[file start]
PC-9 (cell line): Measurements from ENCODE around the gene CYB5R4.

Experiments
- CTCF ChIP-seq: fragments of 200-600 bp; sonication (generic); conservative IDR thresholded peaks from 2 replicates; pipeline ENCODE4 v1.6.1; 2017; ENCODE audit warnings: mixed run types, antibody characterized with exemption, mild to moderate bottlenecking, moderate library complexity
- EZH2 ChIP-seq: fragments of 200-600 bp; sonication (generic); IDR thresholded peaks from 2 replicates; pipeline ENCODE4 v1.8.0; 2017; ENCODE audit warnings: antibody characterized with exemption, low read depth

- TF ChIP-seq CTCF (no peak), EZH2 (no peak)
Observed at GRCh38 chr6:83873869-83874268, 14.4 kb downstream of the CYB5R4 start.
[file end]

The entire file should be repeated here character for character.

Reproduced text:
PC-9 (cell line): Measurements from ENCODE around the gene CYB5R4.

Experiments
- CTCF ChIP-seq: fragments of 200-600 bp; sonication (generic); conservative IDR thresholded peaks from 2 replicates; pipeline ENCODE4 v1.6.1; 2017; ENCODE audit warnings: mixed run types, antibody characterized with exemption, mild to moderate bottlenecking, moderate library complexity
- EZH2 ChIP-seq: fragments of 200-600 bp; sonication (generic); IDR thresholded peaks from 2 replicates; pipeline ENCODE4 v1.8.0; 2017; ENCODE audit warnings: antibody characterized with exemption, low read depth

- TF ChIP-seq CTCF (no peak), EZH2 (no peak)
Observed at GRCh38 chr6:83873869-83874268, 14.4 kb downstream of the CYB5R4 start.